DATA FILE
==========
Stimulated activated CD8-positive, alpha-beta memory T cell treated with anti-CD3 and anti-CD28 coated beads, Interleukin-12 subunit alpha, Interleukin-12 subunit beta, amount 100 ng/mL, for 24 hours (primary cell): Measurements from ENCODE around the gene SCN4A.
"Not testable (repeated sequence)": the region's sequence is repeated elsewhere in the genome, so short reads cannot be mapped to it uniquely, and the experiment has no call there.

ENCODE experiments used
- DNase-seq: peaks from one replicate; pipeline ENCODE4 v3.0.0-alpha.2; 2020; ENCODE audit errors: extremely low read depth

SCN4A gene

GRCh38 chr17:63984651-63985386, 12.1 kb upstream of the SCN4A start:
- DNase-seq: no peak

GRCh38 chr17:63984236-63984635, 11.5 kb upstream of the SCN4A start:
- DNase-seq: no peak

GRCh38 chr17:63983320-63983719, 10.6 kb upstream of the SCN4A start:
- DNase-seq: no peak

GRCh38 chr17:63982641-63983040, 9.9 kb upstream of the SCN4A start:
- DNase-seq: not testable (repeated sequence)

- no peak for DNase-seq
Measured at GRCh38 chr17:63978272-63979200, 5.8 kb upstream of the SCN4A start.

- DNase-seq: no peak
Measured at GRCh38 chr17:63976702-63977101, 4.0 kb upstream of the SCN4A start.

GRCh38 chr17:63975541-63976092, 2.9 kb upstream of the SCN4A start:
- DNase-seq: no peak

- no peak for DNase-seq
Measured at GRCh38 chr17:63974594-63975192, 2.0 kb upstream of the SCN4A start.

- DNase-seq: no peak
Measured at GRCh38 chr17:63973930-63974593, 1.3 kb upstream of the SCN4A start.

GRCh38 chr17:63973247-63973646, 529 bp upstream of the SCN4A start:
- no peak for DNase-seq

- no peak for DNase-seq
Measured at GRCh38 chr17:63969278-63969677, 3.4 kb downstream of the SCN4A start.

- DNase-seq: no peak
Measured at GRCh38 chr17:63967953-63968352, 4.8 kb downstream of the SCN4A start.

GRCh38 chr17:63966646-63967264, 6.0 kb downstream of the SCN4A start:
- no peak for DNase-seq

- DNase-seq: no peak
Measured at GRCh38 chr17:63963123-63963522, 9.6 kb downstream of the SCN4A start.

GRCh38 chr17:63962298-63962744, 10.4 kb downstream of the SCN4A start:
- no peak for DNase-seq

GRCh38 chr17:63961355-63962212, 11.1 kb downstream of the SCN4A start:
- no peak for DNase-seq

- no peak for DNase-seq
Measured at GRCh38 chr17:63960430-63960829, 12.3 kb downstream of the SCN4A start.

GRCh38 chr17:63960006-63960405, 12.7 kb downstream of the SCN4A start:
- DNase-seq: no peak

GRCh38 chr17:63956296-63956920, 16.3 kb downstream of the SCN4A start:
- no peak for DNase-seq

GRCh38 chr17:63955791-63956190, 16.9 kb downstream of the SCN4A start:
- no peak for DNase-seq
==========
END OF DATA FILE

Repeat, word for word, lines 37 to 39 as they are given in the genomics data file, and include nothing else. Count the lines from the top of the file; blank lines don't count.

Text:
- no peak for DNase-seq

- no peak for DNase-seq
Measured at GRCh38 chr17:63960430-63960829, 12.3 kb downstream of the SCN4A start.